By Lisa Rapaport
(Reuters Health) – Despite improved access to opioid addiction treatment in recent years, more than half of the U.S. counties hardest hit by overdoses and deaths don’t have enough clinicians to treat people who need help, a government study suggests.
Nationwide in 2018, almost 47,000 healthcare providers had received waivers from the federal government to prescribe buprenorphine, seen as an alternative to methadone dispensed at federally approved clinics, according to a report from the U.S. Department of Health and Human Services Office of Inspector General.
But 40% of counties nationwide, and 56% of counties with the greatest need for opioid addiction treatment, don’t have a single provider who can prescribe buprenorphine, the report says.
“With an average of 130 opioid-overdose deaths per day, it is vital that patients can access quality, effective treatment in their local communities,” said Ann Maxwell, who oversaw production of the report as assistant inspector general for HHS.
If anything, the report may overestimate how many people have access to buprenorphine, Maxwell said by email. That’s because many providers authorized to prescribe buprenorphine don’t help the maximum number of patients. Waivers typically enable providers to help up to 30, 100 or 275 patients.
Buprenorphine suppresses opioid withdrawal symptoms and relieves cravings. The risk of abuse is lower with buprenorphine because it’s designed to prevent high levels of euphoria that occur with heroin and opioids.
Some communities may lack providers to prescribe buprenorphine because local addiction treatment efforts focus on abstinence instead of medication-assisted treatment, Maxwell said.
“However, abstinence-based treatment – the use of behavioral therapy or counseling combined with complete abstinence – is not scientifically supported,” Maxwell said. “Medication-assisted treatment has been found to be more effective than abstinence-based treatment at keeping patients in treatment and reducing their use of opioids because (these) drugs are designed to reduce opioid cravings and withdrawal.”
The federal government doesn’t track the number of patients receiving buprenorphine, so researchers estimated access based on the number of providers and the number of potential patients who might receive treatment.
A separate study published in JAMA Network Open looked at another aspect of addiction treatment: access to the opioid-overdose antidote naloxone. Opioid overdoses can be deadly because these drugs slow breathing, reducing the body’s oxygen supply. Naloxone blocks the ability of opioids to impact breathing.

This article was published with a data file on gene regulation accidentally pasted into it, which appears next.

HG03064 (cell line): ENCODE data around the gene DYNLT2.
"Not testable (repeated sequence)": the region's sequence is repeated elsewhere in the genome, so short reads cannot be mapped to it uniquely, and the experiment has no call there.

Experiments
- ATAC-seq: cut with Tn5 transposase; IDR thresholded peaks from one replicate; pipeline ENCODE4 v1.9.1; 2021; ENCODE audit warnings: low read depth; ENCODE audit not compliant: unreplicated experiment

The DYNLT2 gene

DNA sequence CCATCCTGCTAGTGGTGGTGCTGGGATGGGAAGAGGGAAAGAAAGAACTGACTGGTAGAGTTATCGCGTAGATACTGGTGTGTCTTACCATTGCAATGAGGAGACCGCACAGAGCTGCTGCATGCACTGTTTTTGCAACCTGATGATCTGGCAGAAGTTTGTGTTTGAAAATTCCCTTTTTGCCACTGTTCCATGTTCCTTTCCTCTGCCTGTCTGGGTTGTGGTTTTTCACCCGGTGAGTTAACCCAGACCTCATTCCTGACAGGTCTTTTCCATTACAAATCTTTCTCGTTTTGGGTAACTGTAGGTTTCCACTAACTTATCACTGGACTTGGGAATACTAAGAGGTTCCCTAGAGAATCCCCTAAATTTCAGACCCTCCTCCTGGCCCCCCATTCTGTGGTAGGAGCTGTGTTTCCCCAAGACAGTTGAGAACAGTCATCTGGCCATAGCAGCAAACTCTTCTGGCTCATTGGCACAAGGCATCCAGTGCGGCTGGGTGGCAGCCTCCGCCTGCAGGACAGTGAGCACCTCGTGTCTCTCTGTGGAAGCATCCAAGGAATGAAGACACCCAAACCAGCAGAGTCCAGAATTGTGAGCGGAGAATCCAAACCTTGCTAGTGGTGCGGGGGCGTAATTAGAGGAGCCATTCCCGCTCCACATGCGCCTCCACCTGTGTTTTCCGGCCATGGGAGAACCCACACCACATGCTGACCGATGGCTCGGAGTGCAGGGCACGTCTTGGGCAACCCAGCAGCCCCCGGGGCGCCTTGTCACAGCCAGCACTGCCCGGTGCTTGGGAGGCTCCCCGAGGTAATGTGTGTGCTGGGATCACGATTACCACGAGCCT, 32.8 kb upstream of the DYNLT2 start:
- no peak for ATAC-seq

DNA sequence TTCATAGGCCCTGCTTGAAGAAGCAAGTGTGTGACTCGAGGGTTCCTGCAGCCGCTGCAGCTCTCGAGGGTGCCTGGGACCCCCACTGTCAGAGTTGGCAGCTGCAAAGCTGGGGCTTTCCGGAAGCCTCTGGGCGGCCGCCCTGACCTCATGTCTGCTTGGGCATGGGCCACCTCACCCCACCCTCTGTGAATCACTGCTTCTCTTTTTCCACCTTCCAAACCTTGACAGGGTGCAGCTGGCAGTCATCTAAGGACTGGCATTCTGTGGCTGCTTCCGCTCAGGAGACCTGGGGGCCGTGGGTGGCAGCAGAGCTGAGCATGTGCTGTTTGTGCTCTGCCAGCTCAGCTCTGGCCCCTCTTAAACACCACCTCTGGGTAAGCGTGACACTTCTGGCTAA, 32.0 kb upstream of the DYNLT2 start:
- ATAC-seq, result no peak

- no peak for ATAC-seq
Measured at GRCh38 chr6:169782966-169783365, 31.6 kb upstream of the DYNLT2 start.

In 2015, Ohio became one of a growing number of states allowing pharmacists to dispense naloxone without a prescription. Researchers examined how many people got naloxone at pharmacies there over the year before and the first two years after the law was implemented.
Statewide, just 191 naloxone prescriptions were dispensed the year before the law took effect. Over the next two years, there were 4,637 prescriptions, a 2,328% increase.
The monthly naloxone prescription rate increased by 4% for people insured by Medicaid, the U.S. health program for the poor, and by 3% among people who got prescriptions at the retailer Kroger.
Among people with Medicaid, prescription rates climbed 18% more in communities with the lowest employment levels and the highest poverty levels, the study found.
“This was an important finding because previous research showed that there is a significant correlation between increasing unemployment rates and increases in opioid death rates,” said senior study author Dr. Pamela Heaton of the University of Cincinnati.
“The Ohio policy change showed that patients residing in these vulnerable areas had increased access to naloxone,” Heaton said by email.
Ideally, patients at risk, family and friends, and community members in contact with people at risk should carry naloxone and know how to use it, Heaton advised. The drug, available as an injection or nasal spray, works best when used quickly and can temporarily halt the effects of opioids on breathing.
“While it does act quickly, the effect is temporary and it is very important that emergency personnel are also called,” Heaton said.
SOURCE: https://bit.ly/2SjZyOd U.S. Department of Health and Human Services Office of the Inspector General, online January 29, 2020; https://bit.ly/2GZmugA JAMA Network Open, online January 31, 2020.